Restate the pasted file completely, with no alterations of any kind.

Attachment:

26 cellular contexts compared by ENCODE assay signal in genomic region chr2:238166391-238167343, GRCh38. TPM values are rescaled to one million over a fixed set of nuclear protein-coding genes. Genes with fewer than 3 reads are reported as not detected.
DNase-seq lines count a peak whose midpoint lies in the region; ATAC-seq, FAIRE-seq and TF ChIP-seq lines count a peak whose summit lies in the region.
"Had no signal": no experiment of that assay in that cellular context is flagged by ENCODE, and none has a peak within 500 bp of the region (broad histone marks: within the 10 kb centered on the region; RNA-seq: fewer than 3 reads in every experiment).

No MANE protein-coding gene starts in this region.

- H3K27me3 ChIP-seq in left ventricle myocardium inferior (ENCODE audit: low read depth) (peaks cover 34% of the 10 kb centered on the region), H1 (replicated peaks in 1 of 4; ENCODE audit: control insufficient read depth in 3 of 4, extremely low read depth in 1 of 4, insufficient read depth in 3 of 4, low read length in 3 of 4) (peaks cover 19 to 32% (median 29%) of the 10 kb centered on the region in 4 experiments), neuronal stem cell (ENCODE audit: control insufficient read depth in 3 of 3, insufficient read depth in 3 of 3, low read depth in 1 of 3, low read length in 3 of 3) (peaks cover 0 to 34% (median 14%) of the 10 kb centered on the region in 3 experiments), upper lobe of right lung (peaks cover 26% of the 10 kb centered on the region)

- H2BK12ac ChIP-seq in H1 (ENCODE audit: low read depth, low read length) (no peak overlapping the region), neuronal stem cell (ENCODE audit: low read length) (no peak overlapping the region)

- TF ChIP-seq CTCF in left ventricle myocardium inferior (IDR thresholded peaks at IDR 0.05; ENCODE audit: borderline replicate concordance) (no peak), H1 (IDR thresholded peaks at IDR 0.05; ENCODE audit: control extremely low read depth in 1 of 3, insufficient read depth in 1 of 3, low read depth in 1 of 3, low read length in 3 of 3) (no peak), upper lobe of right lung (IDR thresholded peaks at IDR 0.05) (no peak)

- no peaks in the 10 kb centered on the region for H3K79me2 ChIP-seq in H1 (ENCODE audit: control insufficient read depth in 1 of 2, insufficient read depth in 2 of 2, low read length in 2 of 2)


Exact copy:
26 cellular contexts compared by ENCODE assay signal in genomic region chr2:238166391-238167343, GRCh38. TPM values are rescaled to one million over a fixed set of nuclear protein-coding genes. Genes with fewer than 3 reads are reported as not detected.
DNase-seq lines count a peak whose midpoint lies in the region; ATAC-seq, FAIRE-seq and TF ChIP-seq lines count a peak whose summit lies in the region.
"Had no signal": no experiment of that assay in that cellular context is flagged by ENCODE, and none has a peak within 500 bp of the region (broad histone marks: within the 10 kb centered on the region; RNA-seq: fewer than 3 reads in every experiment).

No MANE protein-coding gene starts in this region.

- H3K27me3 ChIP-seq in left ventricle myocardium inferior (ENCODE audit: low read depth) (peaks cover 34% of the 10 kb centered on the region), H1 (replicated peaks in 1 of 4; ENCODE audit: control insufficient read depth in 3 of 4, extremely low read depth in 1 of 4, insufficient read depth in 3 of 4, low read length in 3 of 4) (peaks cover 19 to 32% (median 29%) of the 10 kb centered on the region in 4 experiments), neuronal stem cell (ENCODE audit: control insufficient read depth in 3 of 3, insufficient read depth in 3 of 3, low read depth in 1 of 3, low read length in 3 of 3) (peaks cover 0 to 34% (median 14%) of the 10 kb centered on the region in 3 experiments), upper lobe of right lung (peaks cover 26% of the 10 kb centered on the region)

- H2BK12ac ChIP-seq in H1 (ENCODE audit: low read depth, low read length) (no peak overlapping the region), neuronal stem cell (ENCODE audit: low read length) (no peak overlapping the region)

- TF ChIP-seq CTCF in left ventricle myocardium inferior (IDR thresholded peaks at IDR 0.05; ENCODE audit: borderline replicate concordance) (no peak), H1 (IDR thresholded peaks at IDR 0.05; ENCODE audit: control extremely low read depth in 1 of 3, insufficient read depth in 1 of 3, low read depth in 1 of 3, low read length in 3 of 3) (no peak), upper lobe of right lung (IDR thresholded peaks at IDR 0.05) (no peak)

- no peaks in the 10 kb centered on the region for H3K79me2 ChIP-seq in H1 (ENCODE audit: control insufficient read depth in 1 of 2, insufficient read depth in 2 of 2, low read length in 2 of 2)